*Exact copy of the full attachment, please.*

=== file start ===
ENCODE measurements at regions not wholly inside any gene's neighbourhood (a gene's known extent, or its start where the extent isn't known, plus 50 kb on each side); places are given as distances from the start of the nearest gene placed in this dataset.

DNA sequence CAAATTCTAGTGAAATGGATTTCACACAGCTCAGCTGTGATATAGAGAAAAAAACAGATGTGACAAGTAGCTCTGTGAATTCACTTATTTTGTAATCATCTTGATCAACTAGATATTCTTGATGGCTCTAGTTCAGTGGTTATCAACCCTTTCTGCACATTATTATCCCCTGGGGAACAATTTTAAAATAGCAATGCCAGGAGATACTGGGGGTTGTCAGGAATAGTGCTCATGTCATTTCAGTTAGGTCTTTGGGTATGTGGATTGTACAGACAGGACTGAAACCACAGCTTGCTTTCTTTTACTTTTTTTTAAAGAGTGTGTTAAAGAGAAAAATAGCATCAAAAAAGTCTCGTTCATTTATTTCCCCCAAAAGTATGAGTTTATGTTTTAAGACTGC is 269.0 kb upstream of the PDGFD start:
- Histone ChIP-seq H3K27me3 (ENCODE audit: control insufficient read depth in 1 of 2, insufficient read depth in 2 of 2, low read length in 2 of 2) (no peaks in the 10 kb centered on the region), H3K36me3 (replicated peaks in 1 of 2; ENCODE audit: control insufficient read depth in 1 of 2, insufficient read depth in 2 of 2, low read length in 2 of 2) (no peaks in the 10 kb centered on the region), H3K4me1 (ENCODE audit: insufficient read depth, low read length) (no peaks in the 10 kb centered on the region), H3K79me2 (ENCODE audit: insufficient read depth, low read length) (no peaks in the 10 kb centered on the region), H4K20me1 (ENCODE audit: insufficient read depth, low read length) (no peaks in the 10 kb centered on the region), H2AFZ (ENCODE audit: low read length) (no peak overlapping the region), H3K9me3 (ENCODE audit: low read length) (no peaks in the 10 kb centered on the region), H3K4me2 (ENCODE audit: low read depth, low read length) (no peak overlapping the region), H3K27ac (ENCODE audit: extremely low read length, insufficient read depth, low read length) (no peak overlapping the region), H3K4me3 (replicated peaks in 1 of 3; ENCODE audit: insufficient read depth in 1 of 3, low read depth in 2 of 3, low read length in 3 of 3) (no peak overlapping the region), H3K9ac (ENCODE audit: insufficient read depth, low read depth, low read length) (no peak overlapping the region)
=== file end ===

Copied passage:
ENCODE measurements at regions not wholly inside any gene's neighbourhood (a gene's known extent, or its start where the extent isn't known, plus 50 kb on each side); places are given as distances from the start of the nearest gene placed in this dataset.

DNA sequence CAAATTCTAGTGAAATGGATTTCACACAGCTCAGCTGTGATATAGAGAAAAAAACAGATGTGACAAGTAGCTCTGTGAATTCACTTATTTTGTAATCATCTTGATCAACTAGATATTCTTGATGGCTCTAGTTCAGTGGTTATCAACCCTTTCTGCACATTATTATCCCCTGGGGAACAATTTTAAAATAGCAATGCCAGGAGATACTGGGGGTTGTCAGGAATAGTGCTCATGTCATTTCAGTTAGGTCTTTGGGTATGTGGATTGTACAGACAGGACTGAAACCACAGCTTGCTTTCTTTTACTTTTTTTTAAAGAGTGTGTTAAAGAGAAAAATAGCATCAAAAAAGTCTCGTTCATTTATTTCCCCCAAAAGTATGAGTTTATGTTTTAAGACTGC is 269.0 kb upstream of the PDGFD start:
- Histone ChIP-seq H3K27me3 (ENCODE audit: control insufficient read depth in 1 of 2, insufficient read depth in 2 of 2, low read length in 2 of 2) (no peaks in the 10 kb centered on the region), H3K36me3 (replicated peaks in 1 of 2; ENCODE audit: control insufficient read depth in 1 of 2, insufficient read depth in 2 of 2, low read length in 2 of 2) (no peaks in the 10 kb centered on the region), H3K4me1 (ENCODE audit: insufficient read depth, low read length) (no peaks in the 10 kb centered on the region), H3K79me2 (ENCODE audit: insufficient read depth, low read length) (no peaks in the 10 kb centered on the region), H4K20me1 (ENCODE audit: insufficient read depth, low read length) (no peaks in the 10 kb centered on the region), H2AFZ (ENCODE audit: low read length) (no peak overlapping the region), H3K9me3 (ENCODE audit: low read length) (no peaks in the 10 kb centered on the region), H3K4me2 (ENCODE audit: low read depth, low read length) (no peak overlapping the region), H3K27ac (ENCODE audit: extremely low read length, insufficient read depth, low read length) (no peak overlapping the region), H3K4me3 (replicated peaks in 1 of 3; ENCODE audit: insufficient read depth in 1 of 3, low read depth in 2 of 3, low read length in 3 of 3) (no peak overlapping the region), H3K9ac (ENCODE audit: insufficient read depth, low read depth, low read length) (no peak overlapping the region)